The Christmas Rant

Temperatures are dropping. The chill of the wind is mimicked by the ice-cold expressions on the faces of passersby on the streets. Fire hazards in the home are increased ten fold as rotted strands of colorful lights are hung on dead trees propped up on top of shag carpet. It's the time of year when we put aside our differences and exchange a list of demands with all those dearest to our hearts. Ladies and gentlemen, it's Christmas time.

What's bugging me this year is that the usual traditions just don't seem to inspire that old holiday spirit like they used to. For example, holiday programming like “A Charlie Brown Christmas” used to instantly renew the warmth and solace one comes to expect each and every holiday season. Now I just tune in and think to myself: "What's the hell is wrong with that Charlie Brown?"

In addition to being a manic-depressive, the kid is only ten years old and already he's in the latter stages of male pattern baldness. That fashion sense of his isn't doing much for his chances with the ladies either. That shirt with that disgusting shade of orange and a black zigzag? Where the hell did he pick up that number? And why doesn't he ever wear anything else? Queer Eye would have had a field day with this kid's wardrobe.

You figure that back in the 70s, even a guy like Charlie Brown would pick up a pair of platform shoes and a fuchsia polyester suit with a giant collar. Maybe even a cane and a big purple hat with a feather in it. They’d call him Big Daddy Brown and you would think twice about fooling around with his Peanuts. And suddenly, the meaning of Christmas is lost.

Holiday shopping would keep me entertained, if it weren't so pathetically tragic. You can't help but think there are some repressed emotions surfacing for the forty year old parent scrambling through a department store at seven in the morning to get his two year old kid the doll she doesn't even know that she wants.

By the way, where the hell did the twelve days of Christmas come from? No, no, no. One day of Christmas! Not twelve. I wonder if that refers to the number of days Mother Mary was in labor. If so, that would explain her child's name. Because after almost two straight weeks of childbirth, all you really can do is scream "Jesus Christ!" when the kid finally comes around. Badoom-ching!

No, that probably isn't where we get the twelve days. I think it's just the Christian way of competing with the Jewish holiday of Hanukah. It's kind of like the religious version of the networks' Sweeps Weeks. What probably happened is that around a thousand years ago, a Christian accountant was looking at declining church attendance and needed a gimmick to put some repented butts in the seats. He probably thought to himself, "Christmas has a great time slot. I mean, it comes right around Hanukah. But eight days versus one? We can't compete with that! We've got to do something fast." I suspect that the number twelve was chosen simply to reaffirm the fundamental Christian belief of being one and a half times better than any Jew.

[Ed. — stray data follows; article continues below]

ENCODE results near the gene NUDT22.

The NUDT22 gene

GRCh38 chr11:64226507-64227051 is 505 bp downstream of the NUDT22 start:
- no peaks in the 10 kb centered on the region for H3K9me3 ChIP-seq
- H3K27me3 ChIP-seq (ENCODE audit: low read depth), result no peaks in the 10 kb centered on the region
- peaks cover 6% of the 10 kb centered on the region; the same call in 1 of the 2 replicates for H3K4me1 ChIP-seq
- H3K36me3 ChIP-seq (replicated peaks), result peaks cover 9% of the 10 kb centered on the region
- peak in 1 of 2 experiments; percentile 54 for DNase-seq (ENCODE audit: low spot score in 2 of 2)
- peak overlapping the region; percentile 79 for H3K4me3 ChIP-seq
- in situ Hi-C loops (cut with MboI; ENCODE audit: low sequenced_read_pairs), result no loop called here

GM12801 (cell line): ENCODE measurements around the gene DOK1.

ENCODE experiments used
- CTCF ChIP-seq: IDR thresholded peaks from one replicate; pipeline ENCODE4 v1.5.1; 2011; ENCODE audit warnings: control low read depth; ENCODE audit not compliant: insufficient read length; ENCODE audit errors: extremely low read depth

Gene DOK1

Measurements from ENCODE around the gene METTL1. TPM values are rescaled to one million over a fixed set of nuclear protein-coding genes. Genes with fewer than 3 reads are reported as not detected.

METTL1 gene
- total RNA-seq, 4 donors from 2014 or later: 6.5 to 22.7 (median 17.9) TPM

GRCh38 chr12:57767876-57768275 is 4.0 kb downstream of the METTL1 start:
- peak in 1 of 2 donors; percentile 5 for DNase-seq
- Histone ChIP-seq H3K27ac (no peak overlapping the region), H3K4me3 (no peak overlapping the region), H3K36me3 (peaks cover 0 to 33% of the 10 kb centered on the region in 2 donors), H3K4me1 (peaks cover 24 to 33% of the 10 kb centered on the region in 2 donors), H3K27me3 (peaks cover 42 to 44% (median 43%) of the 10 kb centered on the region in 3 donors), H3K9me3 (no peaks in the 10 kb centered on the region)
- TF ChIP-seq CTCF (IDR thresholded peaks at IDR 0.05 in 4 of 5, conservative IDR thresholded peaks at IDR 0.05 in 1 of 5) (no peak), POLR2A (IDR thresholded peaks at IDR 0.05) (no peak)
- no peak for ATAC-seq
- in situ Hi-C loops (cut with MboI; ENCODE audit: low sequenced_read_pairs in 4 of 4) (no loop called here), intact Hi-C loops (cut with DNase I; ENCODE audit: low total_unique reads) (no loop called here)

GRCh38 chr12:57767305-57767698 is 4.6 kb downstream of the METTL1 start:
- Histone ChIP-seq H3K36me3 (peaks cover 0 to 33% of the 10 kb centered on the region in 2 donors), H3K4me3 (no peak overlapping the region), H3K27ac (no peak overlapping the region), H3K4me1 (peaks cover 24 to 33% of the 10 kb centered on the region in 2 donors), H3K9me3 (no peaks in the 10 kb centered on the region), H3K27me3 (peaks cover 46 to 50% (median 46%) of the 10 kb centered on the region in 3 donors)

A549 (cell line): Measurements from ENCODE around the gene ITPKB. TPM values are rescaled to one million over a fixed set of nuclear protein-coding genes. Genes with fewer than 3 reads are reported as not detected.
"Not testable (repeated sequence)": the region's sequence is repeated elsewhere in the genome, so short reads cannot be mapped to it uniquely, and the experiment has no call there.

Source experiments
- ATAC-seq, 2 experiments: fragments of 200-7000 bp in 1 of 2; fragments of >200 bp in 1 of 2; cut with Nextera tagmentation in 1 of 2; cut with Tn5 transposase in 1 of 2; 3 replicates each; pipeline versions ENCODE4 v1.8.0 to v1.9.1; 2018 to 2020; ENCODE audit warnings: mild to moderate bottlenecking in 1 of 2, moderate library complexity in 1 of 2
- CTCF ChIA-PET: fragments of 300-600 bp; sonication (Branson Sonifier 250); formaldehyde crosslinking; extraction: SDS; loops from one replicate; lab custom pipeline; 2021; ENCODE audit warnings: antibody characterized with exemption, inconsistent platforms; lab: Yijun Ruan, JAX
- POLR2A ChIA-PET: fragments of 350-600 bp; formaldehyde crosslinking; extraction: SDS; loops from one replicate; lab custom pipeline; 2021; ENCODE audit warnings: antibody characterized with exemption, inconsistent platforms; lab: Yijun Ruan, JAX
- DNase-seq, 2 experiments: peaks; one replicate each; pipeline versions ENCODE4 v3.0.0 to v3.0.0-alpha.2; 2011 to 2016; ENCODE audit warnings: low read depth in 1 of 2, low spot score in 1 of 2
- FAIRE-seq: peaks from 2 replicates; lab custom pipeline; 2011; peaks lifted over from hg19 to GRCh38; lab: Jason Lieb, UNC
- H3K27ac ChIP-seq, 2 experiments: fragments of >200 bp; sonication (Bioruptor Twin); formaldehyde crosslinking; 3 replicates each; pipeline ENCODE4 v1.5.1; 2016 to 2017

There are other things that bother me about the holiday season, like Christmas trees. I don't know where this custom comes from, but I am just not seeing how making an annual tradition of slaughtering entire forests of evergreen trees is supposed to represent the birth of Christ.

Maybe it's just because my family has the absolute worst luck when it comes to buying a tree. We've tried everything. We've bought our trees early; we've bought them late. We've had them cut down fresh and we've picked them out of a Dairy Queen parking lot. Somehow, we always end up with ugliest looking trees you have ever seen. You know that tree you see and you wonder, "Who the hell would ever buy that scraggly, rotting thing?" That would be us. I just don't get it.

When I was seven, we went out to a tree farm and chopped down our very own tree, just like Jesus used to do. After three hours of scouring acres of identical trees, my little hands burned raw from lugging around an axe that weighed more than me, we found ourselves a beauty: full, symmetrical and strong. Within a week our living room was blanketed with orange needles. With ornaments glistening and lights blinking, our once beautiful tree was standing naked above the mess like a proud infant who just learned how to take off his own clothes. The holiday season tends to change for a seven year old when he sees decorations hanging limply from the barren branches of a lifeless tree. I guess it teaches him the emptiness of materialism. Or that his family is too freaking lazy to water the damn tree.

Anyway, I think that I've done my part to spread the holiday cheer. I believe we've all learned that the holiday season isn't about presents, television or decorations. It's about being together and appreciating the wonderful gifts we are given each day. That is unless I get screwed again and end up with a pile of ugly sweaters, knitted socks and certificates of donations made in my name to a Save the Christmas Trees fund. In that case, I'm converting to Judaism. Happy holidays, Drexel.

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